Employees work inside the newly inaugurated plant for the Tata Nano car at Sanand.REUTERS/Amit DaveNearly 10 lakh people might lose jobs due to a slowdown over the past 11 months in India’s auto industry, warned Auto Component Manufacturers of India (ACMA) on Wednesday, July 24.”Considering the auto components industry grows on the back of the vehicle industry, a current 15-20% cut in vehicle production has led to a crisis-like situation in the auto components sector. If the trend continues, an estimated 10 lakh people could be laid off,” said Ram Venkataramani, President, ACMA.The job losses are happening in the major hubs, including Gurgaon-Manesar belt of Haryana, Pune, Jharkhand’s Jamshedpur and some parts of Madhya Pradesh’s Pithampur. The auto components industry currently employs about 50 lakh people and nearly 70 percent of them are on contract.ACMA sought for immediate government intervention, such as stimulating demand by reducing the GST to a uniform 18 percent.”The industry needs urgent government intervention. There is an immediate need to stimulate vehicle demand and also sustain it post BS-VI implementation, as vehicles will become significantly expensive thereafter,” added Venkataramani.High taxation hitting auto sector?Around 70 percent of all automobile components are currently under the 18 percent GST slab, but around 30 percent remain in the 28 percent bracket. Apart from this, automobiles attract a peak GST rate of 28 percent with additional cess of 1-15 percent depending on the length, engine size and type.Leading manufacturers have shut down double digit production due to the decline in vehicle sales. Growth in revenue from exports also slowed down to 17.1 percent, Rs 1,06,048 crore, last fiscal year compared to a growth of 23.9 percent, Rs 90,571 crore, in FY18. The automotive component industry exports 26 percent of its total production. Self-driving car technology faces a crucial test in the U.S. IBTimes VideoRelated VideosMore videos Play VideoPauseMute0:02/0:47Loaded: 0%0:02Progress: 0%Stream TypeLIVE-0:45?Playback Rate1xChaptersChaptersDescriptionsdescriptions off, selectedSubtitlessubtitles settings, opens subtitles settings dialogsubtitles off, selectedAudio Trackdefault, selectedFullscreenThis is a modal window.Beginning of dialog window. Escape will cancel and close the window.TextColorWhiteBlackRedGreenBlueYellowMagentaCyanTransparencyOpaqueSemi-TransparentBackgroundColorBlackWhiteRedGreenBlueYellowMagentaCyanTransparencyOpaqueSemi-TransparentTransparentWindowColorBlackWhiteRedGreenBlueYellowMagentaCyanTransparencyTransparentSemi-TransparentOpaqueFont Size50%75%100%125%150%175%200%300%400%Text Edge StyleNoneRaisedDepressedUniformDropshadowFont FamilyProportional Sans-SerifMonospace Sans-SerifProportional SerifMonospace SerifCasualScriptSmall CapsReset restore all settings to the default valuesDoneClose Modal DialogEnd of dialog window. COPY LINKAD Loading … Close According to data released by the ACMA, growth in total turnover of the component manufacturers in India came down to just 14.5 percent, Rs 3,95,902 crore, in FY19. In FY18, the revenue of the sector grew by 18.3 percent, Rs 3,45,635 crore.
By The Associated PressMCLEAN, Va. (AP) — A Baltimore boxer who’s the World Boxing Association champion in the 130-pound (58.9-kilogram) category is accused of assaulting someone at a shopping mall near Washington.News outlets report Fairfax County police announced Tuesday that a warrant had been issued for Gervonta Davis. Lt. John Lieb says the misdemeanor assault warrant is based on sworn testimony from the alleged victim in the Feb. 17 incident.In this April 20, 2018, file photo, Gervonta Davis poses for photographs during the official weigh-in for a boxing match against Argentina’s Jesus Cuellar, in New York. The World Boxing Association 130-pound champion is accused of assaulting someone at a shopping mall near Washington. News outlets report Fairfax County police announced Tuesday, March 5, 2019, that a warrant had been issued for Gervonta Davis. (AP Photo/Frank Franklin II, File)Lieb says police have made multiple attempts to contact the boxer by telephone, but haven’t received a response. Police say the 24-year-old started a confrontation and then assaulted the unidentified man near an ATM at Tysons Galleria.A representative for Davis said he had no immediate comment, but the super featherweight addressed a TMZ Sports report about the incident by tweeting: “Lies lies lies.”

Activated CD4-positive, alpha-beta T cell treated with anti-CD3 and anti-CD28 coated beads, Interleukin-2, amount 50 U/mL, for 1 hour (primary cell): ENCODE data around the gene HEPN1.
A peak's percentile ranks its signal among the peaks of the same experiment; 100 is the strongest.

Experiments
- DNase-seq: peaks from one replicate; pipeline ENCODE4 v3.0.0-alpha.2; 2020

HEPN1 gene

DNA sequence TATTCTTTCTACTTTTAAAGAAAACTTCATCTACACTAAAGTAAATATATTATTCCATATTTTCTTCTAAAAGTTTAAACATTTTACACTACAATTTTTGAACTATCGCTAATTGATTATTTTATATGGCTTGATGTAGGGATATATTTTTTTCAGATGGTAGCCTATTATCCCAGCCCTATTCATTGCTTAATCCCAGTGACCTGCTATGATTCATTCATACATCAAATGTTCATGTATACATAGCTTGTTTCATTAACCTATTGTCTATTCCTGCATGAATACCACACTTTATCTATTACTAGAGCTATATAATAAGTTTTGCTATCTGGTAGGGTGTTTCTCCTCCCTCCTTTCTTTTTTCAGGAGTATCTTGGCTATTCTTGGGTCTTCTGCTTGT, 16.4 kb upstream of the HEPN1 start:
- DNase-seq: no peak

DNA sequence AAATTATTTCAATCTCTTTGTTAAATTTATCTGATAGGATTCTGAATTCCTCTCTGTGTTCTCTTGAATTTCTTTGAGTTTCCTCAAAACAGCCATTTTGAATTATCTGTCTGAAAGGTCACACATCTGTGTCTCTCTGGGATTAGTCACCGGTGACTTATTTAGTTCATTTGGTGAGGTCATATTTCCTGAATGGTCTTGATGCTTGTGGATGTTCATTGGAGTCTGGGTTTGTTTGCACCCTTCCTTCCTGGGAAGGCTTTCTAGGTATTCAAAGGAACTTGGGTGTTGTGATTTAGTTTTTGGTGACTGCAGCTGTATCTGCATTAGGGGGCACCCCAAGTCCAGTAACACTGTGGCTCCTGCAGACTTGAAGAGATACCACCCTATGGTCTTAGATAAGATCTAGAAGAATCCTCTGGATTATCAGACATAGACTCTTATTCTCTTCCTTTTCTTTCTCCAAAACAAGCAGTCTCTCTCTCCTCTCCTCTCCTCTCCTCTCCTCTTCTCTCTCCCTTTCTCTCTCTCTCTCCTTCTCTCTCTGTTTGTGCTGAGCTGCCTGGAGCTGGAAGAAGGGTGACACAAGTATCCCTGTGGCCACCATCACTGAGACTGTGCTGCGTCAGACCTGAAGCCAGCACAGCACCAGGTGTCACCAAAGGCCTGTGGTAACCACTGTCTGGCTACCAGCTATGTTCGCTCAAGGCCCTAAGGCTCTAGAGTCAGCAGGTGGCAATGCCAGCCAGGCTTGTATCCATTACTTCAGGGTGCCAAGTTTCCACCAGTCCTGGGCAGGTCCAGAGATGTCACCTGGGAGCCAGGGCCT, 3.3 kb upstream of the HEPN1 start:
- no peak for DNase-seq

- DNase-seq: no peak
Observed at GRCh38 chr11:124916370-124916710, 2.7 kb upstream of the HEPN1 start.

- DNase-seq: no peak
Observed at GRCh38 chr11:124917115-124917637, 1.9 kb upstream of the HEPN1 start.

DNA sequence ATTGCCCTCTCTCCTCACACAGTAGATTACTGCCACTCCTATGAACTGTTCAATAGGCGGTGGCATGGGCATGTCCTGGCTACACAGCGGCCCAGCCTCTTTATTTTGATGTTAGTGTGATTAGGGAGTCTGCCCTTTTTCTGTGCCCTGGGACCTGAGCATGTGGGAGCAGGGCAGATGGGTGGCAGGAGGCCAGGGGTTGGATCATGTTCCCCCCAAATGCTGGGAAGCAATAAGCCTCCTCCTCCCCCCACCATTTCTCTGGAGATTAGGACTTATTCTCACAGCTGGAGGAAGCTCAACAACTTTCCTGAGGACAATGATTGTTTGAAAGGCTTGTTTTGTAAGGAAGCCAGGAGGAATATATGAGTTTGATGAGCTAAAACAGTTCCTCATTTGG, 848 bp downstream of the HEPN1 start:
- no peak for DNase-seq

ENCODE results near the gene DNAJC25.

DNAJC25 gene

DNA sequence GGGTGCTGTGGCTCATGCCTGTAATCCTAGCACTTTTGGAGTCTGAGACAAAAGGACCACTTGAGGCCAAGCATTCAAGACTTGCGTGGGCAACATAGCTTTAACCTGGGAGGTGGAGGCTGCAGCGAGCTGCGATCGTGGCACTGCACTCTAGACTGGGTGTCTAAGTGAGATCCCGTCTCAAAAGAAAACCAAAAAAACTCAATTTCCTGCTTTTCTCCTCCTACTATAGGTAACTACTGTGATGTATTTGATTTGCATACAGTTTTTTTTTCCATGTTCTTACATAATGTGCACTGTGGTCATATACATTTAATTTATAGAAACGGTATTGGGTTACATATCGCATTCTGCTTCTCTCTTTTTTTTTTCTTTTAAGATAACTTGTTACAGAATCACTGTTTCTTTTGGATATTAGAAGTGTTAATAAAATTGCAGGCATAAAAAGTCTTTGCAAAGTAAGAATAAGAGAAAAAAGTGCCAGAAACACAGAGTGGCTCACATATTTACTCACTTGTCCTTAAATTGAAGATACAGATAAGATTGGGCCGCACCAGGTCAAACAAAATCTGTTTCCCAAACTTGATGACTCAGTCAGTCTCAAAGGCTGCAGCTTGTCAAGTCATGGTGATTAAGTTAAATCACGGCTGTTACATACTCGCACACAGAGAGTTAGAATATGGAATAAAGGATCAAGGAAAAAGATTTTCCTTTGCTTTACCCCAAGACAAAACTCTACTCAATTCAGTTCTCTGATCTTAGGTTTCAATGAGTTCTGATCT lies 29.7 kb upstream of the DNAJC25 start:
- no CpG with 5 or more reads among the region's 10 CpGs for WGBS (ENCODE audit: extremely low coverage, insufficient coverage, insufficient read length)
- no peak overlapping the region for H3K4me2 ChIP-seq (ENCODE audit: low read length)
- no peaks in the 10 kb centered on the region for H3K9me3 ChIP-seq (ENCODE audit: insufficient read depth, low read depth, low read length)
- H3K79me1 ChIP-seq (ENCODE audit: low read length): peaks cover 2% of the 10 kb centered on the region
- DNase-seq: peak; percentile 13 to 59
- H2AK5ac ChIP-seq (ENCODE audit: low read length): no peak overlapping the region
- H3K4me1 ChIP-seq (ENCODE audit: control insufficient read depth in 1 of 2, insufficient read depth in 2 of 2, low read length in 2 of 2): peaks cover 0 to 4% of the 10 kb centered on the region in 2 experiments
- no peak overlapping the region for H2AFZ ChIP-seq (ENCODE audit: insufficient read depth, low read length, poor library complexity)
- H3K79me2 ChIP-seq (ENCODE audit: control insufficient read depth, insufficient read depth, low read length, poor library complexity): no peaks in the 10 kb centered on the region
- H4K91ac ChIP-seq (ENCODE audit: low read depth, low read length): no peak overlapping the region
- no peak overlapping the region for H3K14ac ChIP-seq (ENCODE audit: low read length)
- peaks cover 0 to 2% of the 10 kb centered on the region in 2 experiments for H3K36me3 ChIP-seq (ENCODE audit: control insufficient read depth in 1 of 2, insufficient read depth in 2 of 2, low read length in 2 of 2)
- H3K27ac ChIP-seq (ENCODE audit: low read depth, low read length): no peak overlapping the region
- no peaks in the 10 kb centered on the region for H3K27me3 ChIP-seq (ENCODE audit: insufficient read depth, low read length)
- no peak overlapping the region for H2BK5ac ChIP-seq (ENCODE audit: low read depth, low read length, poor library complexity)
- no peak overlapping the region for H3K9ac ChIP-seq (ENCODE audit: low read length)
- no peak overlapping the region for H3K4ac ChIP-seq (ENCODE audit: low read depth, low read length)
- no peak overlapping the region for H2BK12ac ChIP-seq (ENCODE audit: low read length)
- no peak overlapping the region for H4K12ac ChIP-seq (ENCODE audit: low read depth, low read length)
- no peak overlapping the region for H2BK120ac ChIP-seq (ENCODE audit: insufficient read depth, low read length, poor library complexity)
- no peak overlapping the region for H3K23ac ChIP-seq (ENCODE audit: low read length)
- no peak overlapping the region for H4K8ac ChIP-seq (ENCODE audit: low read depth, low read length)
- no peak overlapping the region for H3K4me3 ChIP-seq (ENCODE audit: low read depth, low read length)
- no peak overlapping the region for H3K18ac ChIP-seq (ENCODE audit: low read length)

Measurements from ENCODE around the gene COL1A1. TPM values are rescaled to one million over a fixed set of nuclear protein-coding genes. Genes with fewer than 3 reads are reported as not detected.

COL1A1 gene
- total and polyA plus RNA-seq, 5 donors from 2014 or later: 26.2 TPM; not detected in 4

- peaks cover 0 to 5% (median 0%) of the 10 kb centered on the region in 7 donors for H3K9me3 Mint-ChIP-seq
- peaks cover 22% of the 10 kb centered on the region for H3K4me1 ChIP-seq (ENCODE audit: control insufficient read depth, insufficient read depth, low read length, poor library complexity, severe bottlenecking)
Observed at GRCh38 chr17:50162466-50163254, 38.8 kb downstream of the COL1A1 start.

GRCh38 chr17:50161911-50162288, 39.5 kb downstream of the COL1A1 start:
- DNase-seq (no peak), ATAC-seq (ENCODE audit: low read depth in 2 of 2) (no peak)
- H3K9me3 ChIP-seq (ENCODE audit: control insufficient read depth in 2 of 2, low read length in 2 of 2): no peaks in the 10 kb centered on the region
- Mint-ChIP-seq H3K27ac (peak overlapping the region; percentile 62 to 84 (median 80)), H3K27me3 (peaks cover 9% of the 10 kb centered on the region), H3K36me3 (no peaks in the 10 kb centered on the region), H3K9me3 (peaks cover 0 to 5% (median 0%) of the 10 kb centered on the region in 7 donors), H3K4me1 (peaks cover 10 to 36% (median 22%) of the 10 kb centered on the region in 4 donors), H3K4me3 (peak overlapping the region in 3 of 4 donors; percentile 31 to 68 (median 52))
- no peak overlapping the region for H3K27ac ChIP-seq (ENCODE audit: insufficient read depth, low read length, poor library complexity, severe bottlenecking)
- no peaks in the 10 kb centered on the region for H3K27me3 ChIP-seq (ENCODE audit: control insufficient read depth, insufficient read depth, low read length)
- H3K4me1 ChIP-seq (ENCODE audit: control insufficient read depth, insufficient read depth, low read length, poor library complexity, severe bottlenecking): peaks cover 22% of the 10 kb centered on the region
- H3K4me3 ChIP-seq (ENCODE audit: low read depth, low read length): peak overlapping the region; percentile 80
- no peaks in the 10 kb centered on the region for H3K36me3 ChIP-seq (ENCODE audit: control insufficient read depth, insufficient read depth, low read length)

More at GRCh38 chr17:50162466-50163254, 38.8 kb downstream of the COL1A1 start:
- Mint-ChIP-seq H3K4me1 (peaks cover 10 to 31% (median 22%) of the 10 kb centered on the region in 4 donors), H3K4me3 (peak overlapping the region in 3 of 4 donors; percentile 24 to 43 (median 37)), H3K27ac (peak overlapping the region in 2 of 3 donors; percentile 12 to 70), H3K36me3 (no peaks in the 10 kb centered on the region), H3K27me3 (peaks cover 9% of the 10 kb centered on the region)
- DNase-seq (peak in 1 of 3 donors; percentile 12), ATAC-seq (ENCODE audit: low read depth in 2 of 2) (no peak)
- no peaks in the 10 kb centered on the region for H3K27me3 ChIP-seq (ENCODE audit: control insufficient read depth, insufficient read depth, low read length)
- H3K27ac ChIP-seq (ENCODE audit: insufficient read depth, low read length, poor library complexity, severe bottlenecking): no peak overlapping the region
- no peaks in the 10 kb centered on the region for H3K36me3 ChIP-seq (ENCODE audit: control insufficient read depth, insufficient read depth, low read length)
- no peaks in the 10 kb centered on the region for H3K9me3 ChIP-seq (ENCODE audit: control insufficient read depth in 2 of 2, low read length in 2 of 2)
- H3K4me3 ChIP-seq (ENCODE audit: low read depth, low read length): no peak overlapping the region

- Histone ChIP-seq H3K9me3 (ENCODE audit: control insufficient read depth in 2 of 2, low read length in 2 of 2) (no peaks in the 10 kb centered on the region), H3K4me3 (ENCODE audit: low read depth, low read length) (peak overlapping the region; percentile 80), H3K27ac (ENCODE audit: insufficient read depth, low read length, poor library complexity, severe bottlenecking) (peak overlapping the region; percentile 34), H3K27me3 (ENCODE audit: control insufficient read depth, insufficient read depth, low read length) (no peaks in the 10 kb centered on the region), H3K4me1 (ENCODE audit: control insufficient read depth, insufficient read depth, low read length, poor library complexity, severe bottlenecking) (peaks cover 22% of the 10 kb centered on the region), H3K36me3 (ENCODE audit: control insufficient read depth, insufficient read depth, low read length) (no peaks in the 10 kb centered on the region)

Even though the Prime Minister has championed importance of labour in India’s long march to progress and has wielded a new mantra ‘Shramev Jayate’ in his arsenal of verbal quick fixes to economic woes, it seems the government is in two minds when it comes to reconfiguring labour relations in the country. On the one hand, it is diluting MGNREGA and moving funds to make the scheme more capital intensive than labour intensive. However, on the other, it has brought in significant changes in the draft Small Factories (Regulation of Employment and Conditions of Services) Bill 2014, released by the ministry of labour and employment recently, that look to reduce the red tape and make it easier to obtain jobs in the unorganised sector. Also Read – Working on improving tiesWhile it is making a single comprehensive law to take care of small factories employing less than 40 people, freeing it of various complicated laws such as factories act of 1948, industrial disputes act of 1947, there’s a flipside to the proposed legislation. It is also taking the small enterprise sector out of the purview of important legal safeguards such as the minimum wages act of 1948, the payment of bonus act of 1965, the maternity benefit act of 1961 and the employees compensation act of 1923. Unless the comprehensive law gives equal credence to these crucial clauses, which attempt to bring in a semblance of parity and justice in the much-skewed employer-employee relations, how can we say that the newly introduced changes are reformist in nature? Also Read – Political parties and our RepublicWhile digitisation and forming a unified labour portal are commendable moves, bringing in transparency, accountability and portability in labour inspection and job circuit, what does the scheme say about minimum wages or guaranteeing employment? As PM Modi stresses on skill development and improves accessibility to vocational training in lieu of white-collar jobs, why is he also inclined to take away safety nets that ensure at least hundred days of employment for the rural poor? It seems the PM is shifting the state gaze from rural unorganised sector to its urban counterpart. Moreover, digitisation and technologies of better record-keeping, while extremely important to ensure transparency, will not guarantee increase in minimum wages or better working conditions, particularly in smaller factories. How does the new law plan to combat ritual flouting of safety norms and hazardous conditions in our industries?